• From the calculation above we now know we have 3.206 million hectares, with at least 2 million hectares of which can be ecologically restored (as mentioned above).
  • ‘Rewild Britain’ (9) propose to create 2m hectares of new woodland and 2m hectares of species-rich meadows, (and ensure full protection of the UK’s 2m hectares of peat bogs and heaths, which we will come to). They have calculated that these new ecosystems (4 million hectares) would absorb and store carbon dioxide equivalent to 10% of the UK’s annual emissions.
  • In 2018, UK net emissions of carbon dioxide were provisionally estimated to be 364.1 million tonnes (Mt), 10% of that being 36.41 Mt.CO2e (1 Megaton or metric megaton (unit of mass) is equal to 1,000,000 metric tons). Therefore (using Rewild Britain’s calculations and this number) 4 million hectares would sequester 36.41 Mt.CO2e.
  • So ecologically restoring 4 million hectares (2m hectares of woodland and 2m hectares of species rich meadows) (70% of rural land in Scotland) would sequester 24 Mt. So, if we half ‘Rewild Britain’s’ numbers; 2 million hectares (35% of rural Scotland) would sequester 18.205 Mt.CO2e.
  • In 2017 Scotland’s emissions were 46.410 MtCO2e. 18.205 (Mt.CO2e) is 39.226% of 46.410 (MtCO2e). Therefore ecologically restoring 2 Million Hectares (35% of rural Scotland) would sequester 39.226% of Scotland’s annual output.
  • Scotland has about 60% of the UK’s peatlands (10). Scottish peats are estimated to hold around 1,620 Mt of Carbon. This is a huge amount of carbon and therefore the ecosystem needs to be protected
  • If we ecologically restore and protect 35% of rural Scotland (2 million Hectares), we would absorb the same as 39% of Scotland’s annual output of CO2 (39% = 18.205 Mt CO2e).


Land reform is a contentious issue in politics, especially in Scotland. Land ownership in this country is practically feudal and the environmental and social ramifications continue to be disastrous. We are presented with an opportunity to fundamentally change an injustice within our society. We could end the undemocratic, unsustainable and corrosive use of Scotland’s environment occurring on landed estates and corporate farms right now. Through democratic public ownership of our land we could improve the lives of millions and significantly contribute to ending the ever important climate emergency at the same time. Democracy and ecology go hand in hand, without one you can’t have the other. This policy embodies these principles of the SSP and offers a realistic solution that works towards the SSP’s vision of an independent, sustainable, socialist Scotland.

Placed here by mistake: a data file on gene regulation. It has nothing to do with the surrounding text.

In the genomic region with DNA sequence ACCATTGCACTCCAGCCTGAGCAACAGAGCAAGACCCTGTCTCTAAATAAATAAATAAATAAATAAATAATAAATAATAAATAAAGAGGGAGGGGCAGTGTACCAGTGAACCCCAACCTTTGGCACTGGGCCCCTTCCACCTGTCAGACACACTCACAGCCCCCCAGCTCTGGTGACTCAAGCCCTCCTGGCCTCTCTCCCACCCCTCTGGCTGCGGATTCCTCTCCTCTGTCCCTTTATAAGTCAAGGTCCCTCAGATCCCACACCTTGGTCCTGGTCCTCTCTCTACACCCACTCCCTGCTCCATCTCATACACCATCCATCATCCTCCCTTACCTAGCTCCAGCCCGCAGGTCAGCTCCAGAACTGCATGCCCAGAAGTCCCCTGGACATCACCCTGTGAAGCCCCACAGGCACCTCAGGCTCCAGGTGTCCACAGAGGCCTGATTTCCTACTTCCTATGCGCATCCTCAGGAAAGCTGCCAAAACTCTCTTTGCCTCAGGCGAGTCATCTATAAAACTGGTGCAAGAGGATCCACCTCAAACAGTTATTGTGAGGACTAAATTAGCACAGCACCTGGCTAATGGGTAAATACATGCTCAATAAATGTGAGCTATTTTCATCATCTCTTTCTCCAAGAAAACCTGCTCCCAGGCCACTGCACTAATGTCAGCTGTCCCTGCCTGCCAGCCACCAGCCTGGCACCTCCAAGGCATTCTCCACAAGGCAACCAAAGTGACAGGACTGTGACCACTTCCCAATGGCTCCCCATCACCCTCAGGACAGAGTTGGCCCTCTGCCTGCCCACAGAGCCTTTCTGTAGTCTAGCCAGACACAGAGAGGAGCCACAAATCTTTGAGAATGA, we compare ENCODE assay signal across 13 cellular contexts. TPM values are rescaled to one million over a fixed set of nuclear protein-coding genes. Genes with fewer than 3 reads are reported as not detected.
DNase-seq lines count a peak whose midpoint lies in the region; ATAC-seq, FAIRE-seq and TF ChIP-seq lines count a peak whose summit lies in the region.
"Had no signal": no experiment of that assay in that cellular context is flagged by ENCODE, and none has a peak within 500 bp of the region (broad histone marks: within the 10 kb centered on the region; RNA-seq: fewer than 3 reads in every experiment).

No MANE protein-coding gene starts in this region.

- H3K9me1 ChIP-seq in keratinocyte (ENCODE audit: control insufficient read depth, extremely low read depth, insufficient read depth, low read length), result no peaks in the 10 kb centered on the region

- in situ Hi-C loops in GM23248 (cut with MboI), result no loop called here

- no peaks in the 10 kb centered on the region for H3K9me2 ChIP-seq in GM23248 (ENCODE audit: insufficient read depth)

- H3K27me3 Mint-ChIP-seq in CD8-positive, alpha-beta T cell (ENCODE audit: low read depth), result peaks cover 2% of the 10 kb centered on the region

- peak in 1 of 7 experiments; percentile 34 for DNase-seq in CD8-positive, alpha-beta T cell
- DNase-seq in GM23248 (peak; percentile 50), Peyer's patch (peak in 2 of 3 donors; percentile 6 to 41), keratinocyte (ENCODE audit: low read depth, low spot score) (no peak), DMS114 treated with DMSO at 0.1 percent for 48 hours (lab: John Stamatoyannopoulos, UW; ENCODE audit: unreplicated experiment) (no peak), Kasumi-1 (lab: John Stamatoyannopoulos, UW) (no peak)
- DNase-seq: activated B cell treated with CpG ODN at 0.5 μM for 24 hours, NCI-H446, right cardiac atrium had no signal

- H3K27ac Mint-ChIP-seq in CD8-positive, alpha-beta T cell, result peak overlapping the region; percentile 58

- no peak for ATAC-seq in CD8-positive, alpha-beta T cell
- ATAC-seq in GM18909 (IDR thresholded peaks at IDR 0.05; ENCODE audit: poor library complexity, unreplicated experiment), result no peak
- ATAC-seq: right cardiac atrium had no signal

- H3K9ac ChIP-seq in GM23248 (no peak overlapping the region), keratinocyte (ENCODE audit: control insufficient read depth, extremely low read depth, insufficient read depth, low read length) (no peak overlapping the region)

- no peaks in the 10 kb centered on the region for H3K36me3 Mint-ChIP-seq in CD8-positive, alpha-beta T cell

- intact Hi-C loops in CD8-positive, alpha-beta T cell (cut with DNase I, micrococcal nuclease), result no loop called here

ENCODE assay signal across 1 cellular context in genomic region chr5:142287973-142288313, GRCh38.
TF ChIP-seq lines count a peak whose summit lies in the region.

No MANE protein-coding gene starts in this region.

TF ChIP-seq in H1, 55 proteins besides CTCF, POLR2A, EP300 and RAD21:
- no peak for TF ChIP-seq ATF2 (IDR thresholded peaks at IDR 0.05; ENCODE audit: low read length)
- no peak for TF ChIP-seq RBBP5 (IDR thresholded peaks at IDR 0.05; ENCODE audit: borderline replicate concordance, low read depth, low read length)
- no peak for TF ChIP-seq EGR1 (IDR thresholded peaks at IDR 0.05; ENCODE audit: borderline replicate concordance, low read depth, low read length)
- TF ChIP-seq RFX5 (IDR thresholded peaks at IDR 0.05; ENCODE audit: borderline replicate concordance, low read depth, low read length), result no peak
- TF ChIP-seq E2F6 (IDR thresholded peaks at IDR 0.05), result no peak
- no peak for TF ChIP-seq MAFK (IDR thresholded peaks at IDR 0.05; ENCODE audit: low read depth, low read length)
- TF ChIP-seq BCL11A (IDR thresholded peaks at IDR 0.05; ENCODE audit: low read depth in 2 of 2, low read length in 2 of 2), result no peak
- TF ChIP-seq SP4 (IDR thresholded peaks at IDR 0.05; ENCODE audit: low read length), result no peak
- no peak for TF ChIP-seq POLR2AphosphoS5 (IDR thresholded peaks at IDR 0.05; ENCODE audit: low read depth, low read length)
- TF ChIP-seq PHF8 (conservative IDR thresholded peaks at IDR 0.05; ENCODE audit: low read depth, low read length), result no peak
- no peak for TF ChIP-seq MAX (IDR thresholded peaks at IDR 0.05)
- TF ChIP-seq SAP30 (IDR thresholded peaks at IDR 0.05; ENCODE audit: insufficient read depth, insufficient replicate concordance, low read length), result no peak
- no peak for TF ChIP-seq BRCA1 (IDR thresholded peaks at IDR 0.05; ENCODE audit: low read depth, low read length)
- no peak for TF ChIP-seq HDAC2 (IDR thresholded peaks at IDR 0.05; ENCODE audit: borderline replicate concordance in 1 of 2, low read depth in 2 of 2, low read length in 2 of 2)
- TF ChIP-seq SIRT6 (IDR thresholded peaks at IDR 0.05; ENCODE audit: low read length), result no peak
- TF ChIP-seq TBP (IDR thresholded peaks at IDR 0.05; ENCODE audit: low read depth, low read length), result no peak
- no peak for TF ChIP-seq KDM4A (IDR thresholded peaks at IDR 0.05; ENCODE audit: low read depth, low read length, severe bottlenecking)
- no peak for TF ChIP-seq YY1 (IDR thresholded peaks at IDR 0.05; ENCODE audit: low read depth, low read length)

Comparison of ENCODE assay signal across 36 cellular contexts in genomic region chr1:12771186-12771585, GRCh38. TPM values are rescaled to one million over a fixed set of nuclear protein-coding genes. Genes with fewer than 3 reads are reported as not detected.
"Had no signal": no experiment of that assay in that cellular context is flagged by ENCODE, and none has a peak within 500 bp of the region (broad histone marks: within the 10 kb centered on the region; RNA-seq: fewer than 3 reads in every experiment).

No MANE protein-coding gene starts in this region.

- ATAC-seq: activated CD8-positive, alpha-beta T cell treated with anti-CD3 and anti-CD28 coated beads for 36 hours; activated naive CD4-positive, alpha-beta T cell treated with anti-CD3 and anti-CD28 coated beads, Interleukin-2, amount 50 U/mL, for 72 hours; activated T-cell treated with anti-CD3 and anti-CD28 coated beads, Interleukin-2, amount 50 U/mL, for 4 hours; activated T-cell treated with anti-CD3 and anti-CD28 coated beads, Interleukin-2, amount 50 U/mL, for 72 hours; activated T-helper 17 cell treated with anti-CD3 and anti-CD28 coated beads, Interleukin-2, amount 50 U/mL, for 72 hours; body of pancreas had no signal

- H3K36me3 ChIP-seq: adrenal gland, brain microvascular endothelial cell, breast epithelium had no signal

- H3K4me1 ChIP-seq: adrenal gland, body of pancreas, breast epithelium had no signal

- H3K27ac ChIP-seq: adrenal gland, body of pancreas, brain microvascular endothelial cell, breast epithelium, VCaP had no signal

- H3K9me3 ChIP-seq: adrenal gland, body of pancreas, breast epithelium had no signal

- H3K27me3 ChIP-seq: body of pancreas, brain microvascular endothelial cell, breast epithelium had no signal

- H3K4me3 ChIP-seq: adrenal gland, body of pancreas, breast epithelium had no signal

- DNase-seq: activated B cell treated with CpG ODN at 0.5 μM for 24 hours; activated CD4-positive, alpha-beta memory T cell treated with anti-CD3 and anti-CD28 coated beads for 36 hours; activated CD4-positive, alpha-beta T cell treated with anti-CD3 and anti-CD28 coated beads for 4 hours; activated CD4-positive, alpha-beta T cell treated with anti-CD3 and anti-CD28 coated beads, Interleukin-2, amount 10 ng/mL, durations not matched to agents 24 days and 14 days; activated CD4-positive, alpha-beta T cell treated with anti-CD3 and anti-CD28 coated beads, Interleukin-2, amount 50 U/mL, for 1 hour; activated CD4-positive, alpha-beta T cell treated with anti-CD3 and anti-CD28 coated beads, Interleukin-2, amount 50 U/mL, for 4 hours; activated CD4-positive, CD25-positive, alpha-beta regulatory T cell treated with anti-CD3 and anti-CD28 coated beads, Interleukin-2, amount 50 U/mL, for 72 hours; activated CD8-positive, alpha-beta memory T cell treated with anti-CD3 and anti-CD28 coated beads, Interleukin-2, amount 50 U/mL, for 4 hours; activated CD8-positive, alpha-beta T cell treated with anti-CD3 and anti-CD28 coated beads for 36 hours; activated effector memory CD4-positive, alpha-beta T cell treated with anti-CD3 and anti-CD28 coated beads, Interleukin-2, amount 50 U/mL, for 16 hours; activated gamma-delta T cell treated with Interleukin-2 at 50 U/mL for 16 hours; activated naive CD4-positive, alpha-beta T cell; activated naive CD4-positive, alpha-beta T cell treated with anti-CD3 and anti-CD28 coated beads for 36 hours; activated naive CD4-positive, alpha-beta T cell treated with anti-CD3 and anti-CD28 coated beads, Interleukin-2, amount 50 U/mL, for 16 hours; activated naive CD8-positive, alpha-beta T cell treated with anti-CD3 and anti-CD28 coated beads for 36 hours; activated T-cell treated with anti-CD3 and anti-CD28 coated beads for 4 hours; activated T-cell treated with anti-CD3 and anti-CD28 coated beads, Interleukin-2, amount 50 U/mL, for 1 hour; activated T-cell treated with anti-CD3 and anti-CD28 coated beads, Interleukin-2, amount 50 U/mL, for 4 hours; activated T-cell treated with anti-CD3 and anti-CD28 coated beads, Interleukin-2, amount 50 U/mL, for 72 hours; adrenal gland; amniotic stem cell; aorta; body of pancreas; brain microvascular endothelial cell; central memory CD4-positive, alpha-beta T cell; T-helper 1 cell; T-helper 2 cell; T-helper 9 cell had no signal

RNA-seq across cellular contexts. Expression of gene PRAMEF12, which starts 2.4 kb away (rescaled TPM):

1 – Carbon Sequestration is a natural or artificial process by which carbon dioxide is removed from the atmosphere and held in solid or liquid form. In this context it is carried out by natural means; plants take in CO2 from the atmosphere through the process of photosynthesis. This Carbon is turned into solid plant matter, eventually either being consumed or becoming soil. This stores the carbon in a solid form and prevents it from contributing to the greenhouse effect. Natural carbon sequestration occurs best in rich ecosystems that are biodiversity rich and are in equilibrium.

2 – Ecosystem services are the benefits that natural systems provide to humans. These include clean air, fresh water, climate regulation, minerals and pollination. These services are essential to human life. These work most efficiently in ecologically and biodiversity rich environments.

3 – Biodiversity is a term that refers to the number, variety and variability of living organisms in an area. High biodiversity indicates healthy ecosystems and usually means that there are many species of different kinds all living in equilibrium in a sustainable system (for example birds, mammals, rodents, flowers, trees, fish and bugs should all be present in a healthy Scottish glen).


1 – Monbiot (2019) Spectre at the Feast []

2 – Pimentel and Pimentel (2003) Sustainability of meat-based and plant-based diets and the environment []

3 – Hedenus, Wirsenius, Johansson (2014) The importance of reduced meat and dairy consumption for meeting stringent climate change targets (

4 –Searchinger, Wirsenius, Beringer, Dumas (2018) Assessing the efficiency of changes in land use for mitigating climate change []

5 – Scottish Government (2017) AGRICULTURAL LAND USE IN SCOTLAND []

6 – Poore, Nemecek (2018) Reducing food’s environmental impacts through producers and consumers []

7 – Monbiot (2018) Butchery of the Planet []

8 – Scottish Government (2017) Scottish greenhouse gas emissions 2017 []


10 – Scottish Government (2012) SPICe Briefing Peatlands and Climate Change []

11 – Inter-Governmental Panel on Climate Change (IPCC) (2018) Global Warming of 1.5 Degrees Celsius: Summary for Policy Makers. WMO. UNEP [Accessed Online Here:]

12 – Mag et al. (2010) The Development of Green Care in Western European Countries []

13 – Wong (2016) UK’s carbon footprint from imported food revealed for first time []

14 – Bajzelj et al. (2014) Importance of food-demand management for climate mitigation []

15 – Scottish Government (2019) Tourism in Scotland: the economic contribution of the sector []

16 – Science Direct (2019) Carbon Sequestration []

17 – Nijdam et al. (2012) The price of protein: Review of land use and carbon footprints from life cycle assessments of animal food products and their substitutes []

18 – Harwatt & Hayek (2019) Eating away at climate change with negative emissions: repurposing UK agricultural land to meet climate goals []